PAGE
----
English Language & Usage Stack Exchange is a question and answer site for linguists, etymologists, and serious English language enthusiasts. Join them; it only takes a minute:

Sign up
Here's how it works:
  1. Anybody can ask a question
  2. Anybody can answer
  3. The best answers are voted up and rise to the top

What are the correct adjectives to use when talking about amounts of time (when one needs to quantify an amount of time)? In particular, which one of the two:

little / small big / large

For example: the airplane had a _ _ _ delay.

share|improve this question
up vote 2 down vote accepted

A better sentence would be:

The flight had a long delay.

rather than

The flight had a big delay.

We usually measure time in lengths, so long and short are normal for this kind of sentence.

OTOH, native speakers will say things like:

There was a big delay on the Brooklyn Bridge today because of a serious accident.

share|improve this answer
The Time is Motion Metaphor theme. See also a short flight, a long way ahead, put it behind you, etc. Details at umich.edu/~jlawler/April05Eye.pdf and umich.edu/~jlawler/Metaphors.pdf. – John Lawler Mar 27 '13 at 14:38

How about I haven't spent much time on this answer?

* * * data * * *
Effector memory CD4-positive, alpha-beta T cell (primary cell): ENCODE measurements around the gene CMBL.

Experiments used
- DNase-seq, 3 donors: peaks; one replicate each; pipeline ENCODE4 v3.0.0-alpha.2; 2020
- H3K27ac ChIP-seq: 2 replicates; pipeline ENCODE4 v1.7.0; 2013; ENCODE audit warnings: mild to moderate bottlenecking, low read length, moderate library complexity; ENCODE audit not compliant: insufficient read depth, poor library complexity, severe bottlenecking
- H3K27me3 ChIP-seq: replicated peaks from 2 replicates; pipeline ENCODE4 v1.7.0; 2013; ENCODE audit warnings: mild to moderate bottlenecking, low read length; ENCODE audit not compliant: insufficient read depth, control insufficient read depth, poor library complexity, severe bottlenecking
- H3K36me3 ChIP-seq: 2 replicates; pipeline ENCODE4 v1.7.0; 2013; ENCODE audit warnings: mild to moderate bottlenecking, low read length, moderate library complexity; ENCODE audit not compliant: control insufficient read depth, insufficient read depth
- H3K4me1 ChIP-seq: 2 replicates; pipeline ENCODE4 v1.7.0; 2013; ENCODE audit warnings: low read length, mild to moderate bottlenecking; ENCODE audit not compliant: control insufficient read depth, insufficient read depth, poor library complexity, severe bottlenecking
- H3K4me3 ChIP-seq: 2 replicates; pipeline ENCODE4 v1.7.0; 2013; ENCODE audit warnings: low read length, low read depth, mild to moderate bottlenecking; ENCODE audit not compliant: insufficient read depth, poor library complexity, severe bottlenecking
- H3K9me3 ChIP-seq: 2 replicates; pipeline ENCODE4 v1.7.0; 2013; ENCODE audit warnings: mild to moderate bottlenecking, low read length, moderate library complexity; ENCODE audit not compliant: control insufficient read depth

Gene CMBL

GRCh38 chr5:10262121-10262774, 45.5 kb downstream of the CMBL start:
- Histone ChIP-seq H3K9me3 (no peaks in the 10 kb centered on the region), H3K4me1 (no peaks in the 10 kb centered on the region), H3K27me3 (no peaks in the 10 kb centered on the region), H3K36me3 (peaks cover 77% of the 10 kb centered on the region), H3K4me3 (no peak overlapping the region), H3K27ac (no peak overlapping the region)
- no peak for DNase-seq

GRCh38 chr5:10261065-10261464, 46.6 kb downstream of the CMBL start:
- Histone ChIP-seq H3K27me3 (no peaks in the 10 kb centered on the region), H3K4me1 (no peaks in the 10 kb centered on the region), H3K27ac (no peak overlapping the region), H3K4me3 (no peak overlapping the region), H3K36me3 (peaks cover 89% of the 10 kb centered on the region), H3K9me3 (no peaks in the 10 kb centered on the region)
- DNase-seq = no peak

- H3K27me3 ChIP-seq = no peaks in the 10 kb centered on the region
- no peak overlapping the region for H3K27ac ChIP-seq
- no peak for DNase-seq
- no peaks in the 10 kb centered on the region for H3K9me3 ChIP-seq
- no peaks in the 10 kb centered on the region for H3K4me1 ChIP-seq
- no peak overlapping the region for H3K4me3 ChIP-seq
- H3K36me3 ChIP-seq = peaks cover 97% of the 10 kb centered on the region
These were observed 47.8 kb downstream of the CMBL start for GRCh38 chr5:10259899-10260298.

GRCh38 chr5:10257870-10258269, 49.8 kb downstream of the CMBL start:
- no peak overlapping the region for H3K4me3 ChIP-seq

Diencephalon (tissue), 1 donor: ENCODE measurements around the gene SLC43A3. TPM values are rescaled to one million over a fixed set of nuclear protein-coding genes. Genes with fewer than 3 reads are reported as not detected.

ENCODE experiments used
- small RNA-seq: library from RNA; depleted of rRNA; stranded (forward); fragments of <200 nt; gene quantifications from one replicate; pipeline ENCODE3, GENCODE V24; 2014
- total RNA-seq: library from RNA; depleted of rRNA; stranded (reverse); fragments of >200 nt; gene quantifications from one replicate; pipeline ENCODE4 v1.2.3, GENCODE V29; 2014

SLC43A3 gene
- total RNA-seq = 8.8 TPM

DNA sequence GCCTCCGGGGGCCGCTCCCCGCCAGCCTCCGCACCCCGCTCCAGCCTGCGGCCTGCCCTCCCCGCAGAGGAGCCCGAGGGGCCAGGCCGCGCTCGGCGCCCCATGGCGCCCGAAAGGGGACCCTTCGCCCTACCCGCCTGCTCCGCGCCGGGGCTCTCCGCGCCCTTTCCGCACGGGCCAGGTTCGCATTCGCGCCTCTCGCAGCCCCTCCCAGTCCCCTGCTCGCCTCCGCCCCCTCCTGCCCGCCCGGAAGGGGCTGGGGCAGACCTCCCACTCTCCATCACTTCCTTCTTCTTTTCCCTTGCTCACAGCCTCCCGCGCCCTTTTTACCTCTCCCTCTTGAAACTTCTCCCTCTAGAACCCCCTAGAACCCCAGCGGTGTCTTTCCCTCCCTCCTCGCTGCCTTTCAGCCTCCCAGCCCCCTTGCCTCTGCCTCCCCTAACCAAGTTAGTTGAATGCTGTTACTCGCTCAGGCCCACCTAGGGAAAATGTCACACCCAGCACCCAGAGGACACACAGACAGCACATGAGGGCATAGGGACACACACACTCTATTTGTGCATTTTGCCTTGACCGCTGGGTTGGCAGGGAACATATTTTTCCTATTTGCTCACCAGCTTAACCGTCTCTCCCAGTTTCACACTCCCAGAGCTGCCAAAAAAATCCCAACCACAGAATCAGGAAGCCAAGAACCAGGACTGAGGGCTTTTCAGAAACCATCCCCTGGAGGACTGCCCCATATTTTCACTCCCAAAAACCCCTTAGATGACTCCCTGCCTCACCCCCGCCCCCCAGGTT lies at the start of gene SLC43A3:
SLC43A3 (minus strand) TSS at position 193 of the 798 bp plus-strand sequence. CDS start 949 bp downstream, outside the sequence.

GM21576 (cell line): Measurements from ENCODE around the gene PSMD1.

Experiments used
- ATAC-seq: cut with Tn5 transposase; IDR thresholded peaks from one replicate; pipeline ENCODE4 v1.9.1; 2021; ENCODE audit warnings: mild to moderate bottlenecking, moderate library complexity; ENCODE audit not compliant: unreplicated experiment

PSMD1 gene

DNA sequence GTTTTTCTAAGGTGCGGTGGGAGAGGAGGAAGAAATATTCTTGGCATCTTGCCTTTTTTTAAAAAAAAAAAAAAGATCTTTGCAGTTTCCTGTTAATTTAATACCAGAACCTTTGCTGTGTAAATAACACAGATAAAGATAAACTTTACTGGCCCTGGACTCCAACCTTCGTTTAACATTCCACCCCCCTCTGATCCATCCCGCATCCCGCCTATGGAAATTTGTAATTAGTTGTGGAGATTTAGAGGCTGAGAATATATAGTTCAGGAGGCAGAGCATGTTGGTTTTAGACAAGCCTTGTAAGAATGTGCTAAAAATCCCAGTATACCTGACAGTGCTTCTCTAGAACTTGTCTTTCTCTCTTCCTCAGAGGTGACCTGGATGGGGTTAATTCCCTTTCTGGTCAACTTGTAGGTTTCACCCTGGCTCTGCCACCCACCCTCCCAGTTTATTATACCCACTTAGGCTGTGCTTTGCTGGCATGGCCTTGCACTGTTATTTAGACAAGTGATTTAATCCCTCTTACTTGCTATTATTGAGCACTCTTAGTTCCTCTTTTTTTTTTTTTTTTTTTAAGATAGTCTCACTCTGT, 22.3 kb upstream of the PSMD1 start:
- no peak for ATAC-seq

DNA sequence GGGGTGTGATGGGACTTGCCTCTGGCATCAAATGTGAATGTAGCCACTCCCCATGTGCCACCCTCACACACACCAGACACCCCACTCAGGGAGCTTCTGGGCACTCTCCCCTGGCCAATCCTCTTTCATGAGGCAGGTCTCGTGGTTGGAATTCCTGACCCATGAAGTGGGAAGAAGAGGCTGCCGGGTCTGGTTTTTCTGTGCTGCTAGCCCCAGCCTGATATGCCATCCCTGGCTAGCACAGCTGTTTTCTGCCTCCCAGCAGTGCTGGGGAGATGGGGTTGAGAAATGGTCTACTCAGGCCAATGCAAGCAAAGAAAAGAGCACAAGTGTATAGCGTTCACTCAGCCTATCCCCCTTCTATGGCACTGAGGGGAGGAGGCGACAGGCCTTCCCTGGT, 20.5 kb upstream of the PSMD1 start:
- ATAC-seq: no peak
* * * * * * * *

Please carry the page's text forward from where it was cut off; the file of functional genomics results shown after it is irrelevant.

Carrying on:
share|improve this answer
If you have a new question, please ask it by clicking the Ask Question button. Include a link to this question if it helps provide context. – aedia λ Mar 27 '13 at 21:27
It's not a new question; rather it's an answer--albeit perhaps a somewhat puckish one--phrased as a question. If others here seem as insensible of this as @aedia λ, perhaps I'll recast it. – Animadversor Mar 27 '13 at 21:46
So are you suggesting the OP should use "The airplane had a much time delay?" Or "the airplane had a much delay"? Something else? And how does that help choose between little and small, big and large? Puckish answers are fine, as long as they actually are answers. As it stands, this answers the question at hand about as well as it does any other. – RegDwigнt Mar 28 '13 at 0:23

Your Answer


By posting your answer, you agree to the privacy policy and terms of service.

Not the answer you're looking for? Browse other questions tagged or ask your own question.